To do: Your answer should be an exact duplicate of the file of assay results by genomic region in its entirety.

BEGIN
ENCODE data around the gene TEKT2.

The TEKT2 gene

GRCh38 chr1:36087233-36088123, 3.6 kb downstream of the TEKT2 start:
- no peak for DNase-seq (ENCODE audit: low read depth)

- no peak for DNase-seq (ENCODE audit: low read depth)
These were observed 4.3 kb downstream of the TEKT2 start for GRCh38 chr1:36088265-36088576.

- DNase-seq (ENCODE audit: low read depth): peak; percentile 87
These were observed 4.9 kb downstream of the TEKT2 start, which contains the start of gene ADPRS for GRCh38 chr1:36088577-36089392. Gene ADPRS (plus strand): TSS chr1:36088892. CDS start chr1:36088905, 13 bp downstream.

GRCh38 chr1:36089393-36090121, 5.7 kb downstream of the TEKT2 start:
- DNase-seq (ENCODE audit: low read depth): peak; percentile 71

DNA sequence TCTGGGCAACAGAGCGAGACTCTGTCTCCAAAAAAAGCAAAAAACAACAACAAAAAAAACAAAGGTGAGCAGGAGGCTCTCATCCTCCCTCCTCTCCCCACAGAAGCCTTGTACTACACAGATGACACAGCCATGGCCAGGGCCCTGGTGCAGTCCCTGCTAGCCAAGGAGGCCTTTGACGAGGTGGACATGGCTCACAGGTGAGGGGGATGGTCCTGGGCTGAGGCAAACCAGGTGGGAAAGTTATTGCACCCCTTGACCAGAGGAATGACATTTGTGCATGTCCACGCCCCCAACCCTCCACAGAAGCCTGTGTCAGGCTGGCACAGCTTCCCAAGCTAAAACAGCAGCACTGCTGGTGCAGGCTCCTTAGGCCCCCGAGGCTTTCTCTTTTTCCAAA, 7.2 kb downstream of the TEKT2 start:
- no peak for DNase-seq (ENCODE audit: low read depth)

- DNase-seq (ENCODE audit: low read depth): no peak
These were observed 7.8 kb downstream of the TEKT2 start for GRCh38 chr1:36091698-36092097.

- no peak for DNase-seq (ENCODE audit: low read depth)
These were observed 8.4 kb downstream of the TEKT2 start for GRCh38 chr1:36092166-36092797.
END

ENCODE data around the gene TEKT2.

The TEKT2 gene

GRCh38 chr1:36087233-36088123, 3.6 kb downstream of the TEKT2 start:
- no peak for DNase-seq (ENCODE audit: low read depth)

- no peak for DNase-seq (ENCODE audit: low read depth)
These were observed 4.3 kb downstream of the TEKT2 start for GRCh38 chr1:36088265-36088576.

- DNase-seq (ENCODE audit: low read depth): peak; percentile 87
These were observed 4.9 kb downstream of the TEKT2 start, which contains the start of gene ADPRS for GRCh38 chr1:36088577-36089392. Gene ADPRS (plus strand): TSS chr1:36088892. CDS start chr1:36088905, 13 bp downstream.

GRCh38 chr1:36089393-36090121, 5.7 kb downstream of the TEKT2 start:
- DNase-seq (ENCODE audit: low read depth): peak; percentile 71

DNA sequence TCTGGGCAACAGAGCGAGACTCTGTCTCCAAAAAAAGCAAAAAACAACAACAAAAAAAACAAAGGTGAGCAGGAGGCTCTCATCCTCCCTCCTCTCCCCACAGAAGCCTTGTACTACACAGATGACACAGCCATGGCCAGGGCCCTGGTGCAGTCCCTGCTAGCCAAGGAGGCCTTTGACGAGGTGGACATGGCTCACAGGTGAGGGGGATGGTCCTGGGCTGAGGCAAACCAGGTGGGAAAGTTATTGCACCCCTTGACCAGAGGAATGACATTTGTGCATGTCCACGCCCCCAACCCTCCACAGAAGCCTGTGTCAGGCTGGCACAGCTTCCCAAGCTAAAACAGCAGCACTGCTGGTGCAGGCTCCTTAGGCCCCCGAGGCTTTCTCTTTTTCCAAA, 7.2 kb downstream of the TEKT2 start:
- no peak for DNase-seq (ENCODE audit: low read depth)

- DNase-seq (ENCODE audit: low read depth): no peak
These were observed 7.8 kb downstream of the TEKT2 start for GRCh38 chr1:36091698-36092097.

- no peak for DNase-seq (ENCODE audit: low read depth)
These were observed 8.4 kb downstream of the TEKT2 start for GRCh38 chr1:36092166-36092797.